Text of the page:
Photo by Agent Orond_ © Creative Commons
When co-founders disagree about the type of business they are building things get ugly. Really ugly. I’ve experienced it firsthand, the destructive power of disagreements which decimate long time friendships, destroys perfectly sound businesses and cause totally rational people to make really bad decisions.
So I often advise co-founders to make sure to sync up about the type of business they want to build. They should take a careful look at the role each of them will play and agree on the type of exits that will make them happy. I just had that sort of meeting today with two young eager startup founders who seemed to be struggling with this very problem.
At issue was whether or not they should raise money from a VC to accelerate their business. One of the two founders wanted to raise money and the other did not. At issue wasn’t so much raising money but what type of business did each want to build. After counseling them for a few minutes I asked them:
Are you creating a lifestyle business or a large corporation?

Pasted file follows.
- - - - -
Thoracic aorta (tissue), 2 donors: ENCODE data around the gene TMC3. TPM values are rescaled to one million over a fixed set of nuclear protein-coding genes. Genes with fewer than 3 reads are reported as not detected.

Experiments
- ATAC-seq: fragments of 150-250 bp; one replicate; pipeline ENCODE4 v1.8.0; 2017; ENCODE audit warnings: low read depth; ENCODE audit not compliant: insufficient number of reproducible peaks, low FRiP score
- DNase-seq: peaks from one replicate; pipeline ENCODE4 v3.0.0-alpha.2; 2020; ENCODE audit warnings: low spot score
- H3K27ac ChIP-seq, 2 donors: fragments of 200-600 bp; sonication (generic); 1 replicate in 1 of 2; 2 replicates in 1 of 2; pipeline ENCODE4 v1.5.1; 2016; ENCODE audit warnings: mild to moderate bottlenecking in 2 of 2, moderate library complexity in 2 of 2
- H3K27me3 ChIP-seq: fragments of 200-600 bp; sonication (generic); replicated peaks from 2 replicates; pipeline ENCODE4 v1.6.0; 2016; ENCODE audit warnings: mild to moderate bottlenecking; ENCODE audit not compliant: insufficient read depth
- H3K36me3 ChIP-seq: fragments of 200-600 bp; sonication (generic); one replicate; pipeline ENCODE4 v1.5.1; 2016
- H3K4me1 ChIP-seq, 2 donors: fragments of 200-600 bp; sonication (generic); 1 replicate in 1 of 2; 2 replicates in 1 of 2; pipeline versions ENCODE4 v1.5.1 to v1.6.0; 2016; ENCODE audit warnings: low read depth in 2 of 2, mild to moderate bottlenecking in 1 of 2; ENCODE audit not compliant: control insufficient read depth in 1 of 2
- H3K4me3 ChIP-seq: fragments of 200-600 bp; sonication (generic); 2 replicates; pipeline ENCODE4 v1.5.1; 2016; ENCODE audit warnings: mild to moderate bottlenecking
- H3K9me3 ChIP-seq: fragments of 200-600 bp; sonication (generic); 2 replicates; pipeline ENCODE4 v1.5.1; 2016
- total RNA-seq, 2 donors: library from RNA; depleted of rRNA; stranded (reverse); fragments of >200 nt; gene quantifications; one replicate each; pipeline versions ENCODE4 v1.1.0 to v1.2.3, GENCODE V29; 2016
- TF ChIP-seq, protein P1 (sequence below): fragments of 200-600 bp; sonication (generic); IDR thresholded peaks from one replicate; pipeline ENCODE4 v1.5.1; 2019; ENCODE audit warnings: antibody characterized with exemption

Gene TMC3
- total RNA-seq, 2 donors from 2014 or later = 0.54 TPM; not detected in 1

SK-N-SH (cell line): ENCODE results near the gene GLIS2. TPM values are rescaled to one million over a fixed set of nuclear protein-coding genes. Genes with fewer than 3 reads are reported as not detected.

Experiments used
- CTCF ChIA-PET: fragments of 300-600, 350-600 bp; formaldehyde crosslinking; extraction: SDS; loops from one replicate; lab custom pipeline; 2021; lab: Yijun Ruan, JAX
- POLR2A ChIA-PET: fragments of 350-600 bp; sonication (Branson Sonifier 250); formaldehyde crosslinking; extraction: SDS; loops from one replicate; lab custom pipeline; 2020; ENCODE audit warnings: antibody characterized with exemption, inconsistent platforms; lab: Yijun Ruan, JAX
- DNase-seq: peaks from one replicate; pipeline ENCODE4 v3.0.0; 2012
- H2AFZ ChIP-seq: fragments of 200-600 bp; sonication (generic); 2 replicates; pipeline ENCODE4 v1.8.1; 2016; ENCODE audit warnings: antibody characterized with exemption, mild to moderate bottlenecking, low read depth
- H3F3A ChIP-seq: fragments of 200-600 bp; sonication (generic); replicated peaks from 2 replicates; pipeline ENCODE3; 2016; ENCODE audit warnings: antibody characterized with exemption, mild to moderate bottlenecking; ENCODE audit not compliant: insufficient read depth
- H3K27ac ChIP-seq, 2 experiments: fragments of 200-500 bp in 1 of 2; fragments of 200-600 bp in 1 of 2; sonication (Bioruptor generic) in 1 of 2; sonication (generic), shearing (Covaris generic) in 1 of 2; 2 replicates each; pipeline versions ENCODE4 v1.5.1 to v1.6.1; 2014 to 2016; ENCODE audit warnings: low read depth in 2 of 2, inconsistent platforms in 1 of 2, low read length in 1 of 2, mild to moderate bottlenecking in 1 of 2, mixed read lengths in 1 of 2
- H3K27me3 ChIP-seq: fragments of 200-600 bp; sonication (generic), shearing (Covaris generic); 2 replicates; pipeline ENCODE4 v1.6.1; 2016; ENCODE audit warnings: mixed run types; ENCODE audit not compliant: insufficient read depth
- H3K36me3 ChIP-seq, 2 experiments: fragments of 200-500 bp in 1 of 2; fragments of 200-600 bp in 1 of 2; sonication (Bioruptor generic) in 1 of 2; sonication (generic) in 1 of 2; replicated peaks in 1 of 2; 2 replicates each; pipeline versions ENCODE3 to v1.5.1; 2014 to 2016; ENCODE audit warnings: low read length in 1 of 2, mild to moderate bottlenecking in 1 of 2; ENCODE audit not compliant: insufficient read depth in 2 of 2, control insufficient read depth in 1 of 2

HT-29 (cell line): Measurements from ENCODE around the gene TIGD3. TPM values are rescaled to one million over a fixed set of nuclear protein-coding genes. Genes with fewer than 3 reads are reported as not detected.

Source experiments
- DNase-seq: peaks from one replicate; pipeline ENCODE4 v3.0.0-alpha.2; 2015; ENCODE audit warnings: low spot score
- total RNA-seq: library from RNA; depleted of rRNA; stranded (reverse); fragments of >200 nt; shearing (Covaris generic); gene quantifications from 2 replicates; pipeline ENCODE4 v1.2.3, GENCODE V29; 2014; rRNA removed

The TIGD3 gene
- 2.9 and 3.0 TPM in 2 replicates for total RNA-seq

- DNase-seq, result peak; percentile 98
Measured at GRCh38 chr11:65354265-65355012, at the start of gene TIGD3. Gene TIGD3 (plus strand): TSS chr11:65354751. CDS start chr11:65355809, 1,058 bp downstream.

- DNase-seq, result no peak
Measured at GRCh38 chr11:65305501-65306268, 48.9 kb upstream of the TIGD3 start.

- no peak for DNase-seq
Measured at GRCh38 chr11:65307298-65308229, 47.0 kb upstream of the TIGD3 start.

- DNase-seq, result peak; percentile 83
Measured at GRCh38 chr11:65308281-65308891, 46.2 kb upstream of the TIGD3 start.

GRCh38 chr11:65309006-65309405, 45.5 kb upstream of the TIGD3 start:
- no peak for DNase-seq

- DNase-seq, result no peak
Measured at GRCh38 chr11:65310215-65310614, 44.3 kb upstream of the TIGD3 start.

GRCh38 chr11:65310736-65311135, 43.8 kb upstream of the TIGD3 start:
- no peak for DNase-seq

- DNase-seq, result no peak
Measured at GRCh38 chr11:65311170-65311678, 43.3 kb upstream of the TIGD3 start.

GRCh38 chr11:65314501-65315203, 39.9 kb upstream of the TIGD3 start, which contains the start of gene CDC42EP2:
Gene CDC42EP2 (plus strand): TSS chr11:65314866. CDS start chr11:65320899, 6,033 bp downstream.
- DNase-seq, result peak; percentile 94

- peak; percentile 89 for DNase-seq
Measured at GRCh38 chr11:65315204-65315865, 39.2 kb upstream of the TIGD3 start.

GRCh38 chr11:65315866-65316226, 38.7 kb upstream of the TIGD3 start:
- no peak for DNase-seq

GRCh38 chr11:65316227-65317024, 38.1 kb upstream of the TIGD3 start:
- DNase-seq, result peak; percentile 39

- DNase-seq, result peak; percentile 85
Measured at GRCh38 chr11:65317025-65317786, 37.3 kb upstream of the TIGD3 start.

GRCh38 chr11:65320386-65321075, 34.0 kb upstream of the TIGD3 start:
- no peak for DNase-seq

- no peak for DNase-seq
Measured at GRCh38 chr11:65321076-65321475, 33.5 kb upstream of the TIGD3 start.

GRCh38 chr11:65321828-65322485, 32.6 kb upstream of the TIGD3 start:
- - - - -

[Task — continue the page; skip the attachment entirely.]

The question gets right to the point. Do you want a business which fuels a great lifestyle or do you want to build a big company that creates lots of jobs, takes on many investors and has global reach?
Once the two founders agreed that they wanted to create a lifestyle business the question on raising VC money was very easy to answer. In this case it didn’t make sense to raise it and both were in agreement.
There should be no shame in going after a lifestyle business. Not every company is destined to become a large corporation and many types of business especially those connected to the arts are better suited as lifestyle businesses.
Knowing which type of business you want to build at the start will help you sync up with your co-founders and those future decisions — the really hard ones, will be much easier to decide.
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